Japanese Garden Lecture Series

Shinichiro Abe, ZEN Associates, Boston, MA
Tuesday, May 1, 2018 | 7:00pm

Sadafumi Uchiyama, Portland Japanese Garden, Portland, OR
Tuesday, May 15, 2018 | 7:00pm

Gregory De Vries, Quinn Evans Architects, Ann Arbor, MI
Thursday, May 17, 2018 | 7:00pm

Marc Peter Keane, Ithaca, NY
Tuesday, May 22, 2018 | 7:00pm
Cranbrook Institute of Science Auditorium
$25 for the Series of Four Lectures with advance online registration
$10 for Individual Lectures (payable at the lectures, space permitting)
The Japanese Garden Lecture Series is sponsored, in part, by the Clannad Foundation and Karen Hagenlocker in association with the Japan America Society of Michigan and Southwestern Ontario.

Presented by the Cranbrook Center for Collections and Research, the Japanese Garden Lecture Series is part of the Center’s ongoing efforts to shine a spotlight on Cranbrook’s Japanese Garden, including its 100-year heritage and its potential for renewal and growth. Created in 1915 by Cranbrook founder George Gough Booth and his father Henry Wood Booth, the Japanese-style garden is among the oldest in North America. The garden is centered on a pond, which is part of the River Rouge watershed, and features an iconic vermillion Japanese-style bridge. Although the garden remains a place of beauty and inspiration, the garden is in need of rehabilitation—an effort being led by the Cranbrook Center.

The Center’s Japanese Garden Lecture Series will not only include a public presentation of the 2018 Historic Landscape Study of Cranbrook’s Japanese Garden, presented by the study’s lead landscape architect, Gregory De Vries of Quinn Evans Architects, but also will be an opportunity to hear from three of the most respected Japanese garden designers working in North America—Shinichiro Abe, Marc Peter Keane, and Sadafumi Uchiyama. While De Vries’s lecture will focus exclusively on Cranbrook’s Japanese Garden, including an illustrated timeline of its history and documentation of its features and trees that remain extant, the lectures of the three Japanese garden designers will look more broadly at the field of Japanese garden design through the gardens that each of them have created or restored in North America.

Shinichiro (Shin) Abe has over four decades of professional landscape design and site planning experience spanning across three continents. His career began in his native Japan, where he studied in the Landscape Architecture Department at Tokyo University of Agriculture and received a Bachelor of Agriculture degree in 1974. It also was in Japan that Abe refined his skills and philosophy working as an apprentice to renowned garden designer Professor Kinsaku Nakane restoring and reconstructing many prominent temple gardens in Kyoto and elsewhere throughout Japan.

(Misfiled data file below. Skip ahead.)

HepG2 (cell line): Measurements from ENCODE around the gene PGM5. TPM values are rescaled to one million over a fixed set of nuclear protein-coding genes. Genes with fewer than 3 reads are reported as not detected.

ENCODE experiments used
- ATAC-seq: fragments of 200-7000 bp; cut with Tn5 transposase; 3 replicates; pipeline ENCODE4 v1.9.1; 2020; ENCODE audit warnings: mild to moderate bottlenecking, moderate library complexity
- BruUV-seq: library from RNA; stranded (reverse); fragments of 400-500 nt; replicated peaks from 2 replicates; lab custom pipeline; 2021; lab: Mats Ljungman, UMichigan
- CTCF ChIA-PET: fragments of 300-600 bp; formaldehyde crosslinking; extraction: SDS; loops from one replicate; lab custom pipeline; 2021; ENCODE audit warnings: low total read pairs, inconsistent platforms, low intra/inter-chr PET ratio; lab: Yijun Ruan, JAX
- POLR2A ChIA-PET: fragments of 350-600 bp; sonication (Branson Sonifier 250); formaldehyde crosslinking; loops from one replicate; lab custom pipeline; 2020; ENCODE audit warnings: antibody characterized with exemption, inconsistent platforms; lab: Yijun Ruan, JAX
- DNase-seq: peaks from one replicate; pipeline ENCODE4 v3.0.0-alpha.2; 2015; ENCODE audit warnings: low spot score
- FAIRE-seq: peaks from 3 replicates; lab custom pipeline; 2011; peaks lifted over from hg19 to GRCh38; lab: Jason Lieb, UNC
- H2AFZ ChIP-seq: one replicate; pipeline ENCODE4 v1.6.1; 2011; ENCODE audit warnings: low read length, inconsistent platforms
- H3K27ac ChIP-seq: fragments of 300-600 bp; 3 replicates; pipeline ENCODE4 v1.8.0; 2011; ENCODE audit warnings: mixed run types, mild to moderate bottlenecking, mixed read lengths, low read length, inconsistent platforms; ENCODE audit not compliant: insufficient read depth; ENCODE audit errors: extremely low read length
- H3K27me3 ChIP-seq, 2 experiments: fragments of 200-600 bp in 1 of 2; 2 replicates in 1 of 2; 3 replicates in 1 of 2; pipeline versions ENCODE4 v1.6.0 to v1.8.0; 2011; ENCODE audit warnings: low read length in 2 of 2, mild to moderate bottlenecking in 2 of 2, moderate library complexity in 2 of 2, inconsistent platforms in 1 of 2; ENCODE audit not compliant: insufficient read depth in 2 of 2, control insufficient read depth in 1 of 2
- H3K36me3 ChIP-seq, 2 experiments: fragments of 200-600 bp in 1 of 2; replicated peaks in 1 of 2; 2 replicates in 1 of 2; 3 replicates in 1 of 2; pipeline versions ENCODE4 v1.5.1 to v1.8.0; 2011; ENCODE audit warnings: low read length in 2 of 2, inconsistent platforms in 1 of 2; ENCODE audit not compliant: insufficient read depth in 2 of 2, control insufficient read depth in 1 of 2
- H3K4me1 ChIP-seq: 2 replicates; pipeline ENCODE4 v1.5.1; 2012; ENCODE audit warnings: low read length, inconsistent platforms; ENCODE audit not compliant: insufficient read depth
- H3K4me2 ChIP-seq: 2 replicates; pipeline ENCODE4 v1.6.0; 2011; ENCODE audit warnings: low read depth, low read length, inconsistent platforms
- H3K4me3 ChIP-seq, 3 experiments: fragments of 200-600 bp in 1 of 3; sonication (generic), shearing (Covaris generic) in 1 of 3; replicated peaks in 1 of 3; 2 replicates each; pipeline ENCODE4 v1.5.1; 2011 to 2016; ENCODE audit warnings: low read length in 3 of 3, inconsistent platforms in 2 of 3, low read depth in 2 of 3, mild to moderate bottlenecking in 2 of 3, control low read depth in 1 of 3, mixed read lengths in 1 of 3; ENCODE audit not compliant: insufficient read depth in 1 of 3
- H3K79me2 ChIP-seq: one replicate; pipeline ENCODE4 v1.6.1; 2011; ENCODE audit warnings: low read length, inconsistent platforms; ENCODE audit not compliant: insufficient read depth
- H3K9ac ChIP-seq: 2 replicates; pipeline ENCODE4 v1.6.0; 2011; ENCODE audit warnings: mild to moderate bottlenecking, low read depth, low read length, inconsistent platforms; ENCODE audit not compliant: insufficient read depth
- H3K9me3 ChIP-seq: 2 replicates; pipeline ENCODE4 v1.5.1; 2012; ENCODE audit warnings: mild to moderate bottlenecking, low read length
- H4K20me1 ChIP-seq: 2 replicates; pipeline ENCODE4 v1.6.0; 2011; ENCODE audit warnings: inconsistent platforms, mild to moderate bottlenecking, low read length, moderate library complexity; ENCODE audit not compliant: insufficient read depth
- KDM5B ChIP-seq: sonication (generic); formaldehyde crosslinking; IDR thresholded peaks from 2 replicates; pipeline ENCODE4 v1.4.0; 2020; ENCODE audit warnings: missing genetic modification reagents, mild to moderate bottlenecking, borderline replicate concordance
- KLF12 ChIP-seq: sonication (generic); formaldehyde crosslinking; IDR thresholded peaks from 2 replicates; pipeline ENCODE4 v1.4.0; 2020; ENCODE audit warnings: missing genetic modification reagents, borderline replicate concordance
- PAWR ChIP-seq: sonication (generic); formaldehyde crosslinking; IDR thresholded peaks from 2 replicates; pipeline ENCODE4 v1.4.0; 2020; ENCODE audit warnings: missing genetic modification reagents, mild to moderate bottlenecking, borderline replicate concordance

In the United States, Abe earned a Masters of Landscape Architecture from the Graduate School of Design at Harvard University in 1979 and shortly afterward founded ZEN Associates in 1980. He was soon commissioned to design and supervise construction of the main atrium of the National Fire Protection Agency near Boston, Massachusetts. From there, he established ZEN Associates’ reputation as a firm capable of designing and managing both commercial and residential projects. Abe has specialized in designing and building both contemporary and traditional Japanese-style landscapes of all scales. His work is evident throughout the Northeast corridor of the United States as well as in Europe.

Abe's lecture at Cranbrook will begin with a history of Japanese gardens and their design in his native Japan followed by an overview of some his projects in the United States. These projects include the restoration of the Japanese-style garden at Hillwood Museum and Gardens in Washington, D.C., the former estate of philanthropist and art collector Marjorie Merriweather Post.

Gregory De Vries is the lead author of the 2018 Historic Landscape Study of Cranbrook's Japanese Garden prepared by Quinn Evans Architects. De Vries joined Quinn Evans Architects in 2016 as a Senior Landscape Architect. With a specialized background in public landscapes, De Vries is dedicated to initiatives that enhance the preservation, sustainability, and appreciation of cultural and natural heritage.

De Vries’s extensive body of work includes over 100 historic places, including World Heritage Sites, National Historic Landmarks, and National Park Service properties. De Vries has contributed to the preservation of sites by Frank Lloyd Wright, Louis I. Kahn, Frederick Law Olmsted, Thomas Jefferson, Mimar Sinan, and other recognized masters.